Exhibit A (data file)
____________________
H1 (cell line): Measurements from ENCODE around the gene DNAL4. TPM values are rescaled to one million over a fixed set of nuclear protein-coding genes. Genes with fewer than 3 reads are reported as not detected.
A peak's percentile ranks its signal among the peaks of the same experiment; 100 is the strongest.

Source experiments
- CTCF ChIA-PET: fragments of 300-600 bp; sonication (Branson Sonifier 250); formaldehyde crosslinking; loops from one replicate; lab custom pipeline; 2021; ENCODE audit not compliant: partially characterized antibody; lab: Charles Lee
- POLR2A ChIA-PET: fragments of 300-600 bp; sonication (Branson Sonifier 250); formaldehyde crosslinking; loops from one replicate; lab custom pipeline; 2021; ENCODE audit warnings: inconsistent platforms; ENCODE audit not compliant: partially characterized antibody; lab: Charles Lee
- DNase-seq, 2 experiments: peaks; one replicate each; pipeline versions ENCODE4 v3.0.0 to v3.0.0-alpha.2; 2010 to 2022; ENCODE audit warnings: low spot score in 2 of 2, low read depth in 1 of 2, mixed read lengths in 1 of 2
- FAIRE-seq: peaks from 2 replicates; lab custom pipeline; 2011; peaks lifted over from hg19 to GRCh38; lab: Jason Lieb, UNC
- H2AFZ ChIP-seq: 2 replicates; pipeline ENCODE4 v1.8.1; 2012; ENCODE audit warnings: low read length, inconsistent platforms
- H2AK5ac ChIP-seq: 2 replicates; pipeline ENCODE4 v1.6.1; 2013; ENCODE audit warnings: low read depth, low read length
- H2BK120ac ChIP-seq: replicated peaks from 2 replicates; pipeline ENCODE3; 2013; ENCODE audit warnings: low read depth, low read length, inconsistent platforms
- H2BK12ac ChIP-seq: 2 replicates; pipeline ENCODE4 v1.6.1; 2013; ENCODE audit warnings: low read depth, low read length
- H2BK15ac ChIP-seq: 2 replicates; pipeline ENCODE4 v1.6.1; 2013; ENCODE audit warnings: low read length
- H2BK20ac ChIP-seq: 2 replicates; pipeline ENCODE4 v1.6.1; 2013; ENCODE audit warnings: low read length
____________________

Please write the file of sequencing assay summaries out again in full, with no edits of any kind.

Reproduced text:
H1 (cell line): Measurements from ENCODE around the gene DNAL4. TPM values are rescaled to one million over a fixed set of nuclear protein-coding genes. Genes with fewer than 3 reads are reported as not detected.
A peak's percentile ranks its signal among the peaks of the same experiment; 100 is the strongest.

Source experiments
- CTCF ChIA-PET: fragments of 300-600 bp; sonication (Branson Sonifier 250); formaldehyde crosslinking; loops from one replicate; lab custom pipeline; 2021; ENCODE audit not compliant: partially characterized antibody; lab: Charles Lee
- POLR2A ChIA-PET: fragments of 300-600 bp; sonication (Branson Sonifier 250); formaldehyde crosslinking; loops from one replicate; lab custom pipeline; 2021; ENCODE audit warnings: inconsistent platforms; ENCODE audit not compliant: partially characterized antibody; lab: Charles Lee
- DNase-seq, 2 experiments: peaks; one replicate each; pipeline versions ENCODE4 v3.0.0 to v3.0.0-alpha.2; 2010 to 2022; ENCODE audit warnings: low spot score in 2 of 2, low read depth in 1 of 2, mixed read lengths in 1 of 2
- FAIRE-seq: peaks from 2 replicates; lab custom pipeline; 2011; peaks lifted over from hg19 to GRCh38; lab: Jason Lieb, UNC
- H2AFZ ChIP-seq: 2 replicates; pipeline ENCODE4 v1.8.1; 2012; ENCODE audit warnings: low read length, inconsistent platforms
- H2AK5ac ChIP-seq: 2 replicates; pipeline ENCODE4 v1.6.1; 2013; ENCODE audit warnings: low read depth, low read length
- H2BK120ac ChIP-seq: replicated peaks from 2 replicates; pipeline ENCODE3; 2013; ENCODE audit warnings: low read depth, low read length, inconsistent platforms
- H2BK12ac ChIP-seq: 2 replicates; pipeline ENCODE4 v1.6.1; 2013; ENCODE audit warnings: low read depth, low read length
- H2BK15ac ChIP-seq: 2 replicates; pipeline ENCODE4 v1.6.1; 2013; ENCODE audit warnings: low read length
- H2BK20ac ChIP-seq: 2 replicates; pipeline ENCODE4 v1.6.1; 2013; ENCODE audit warnings: low read length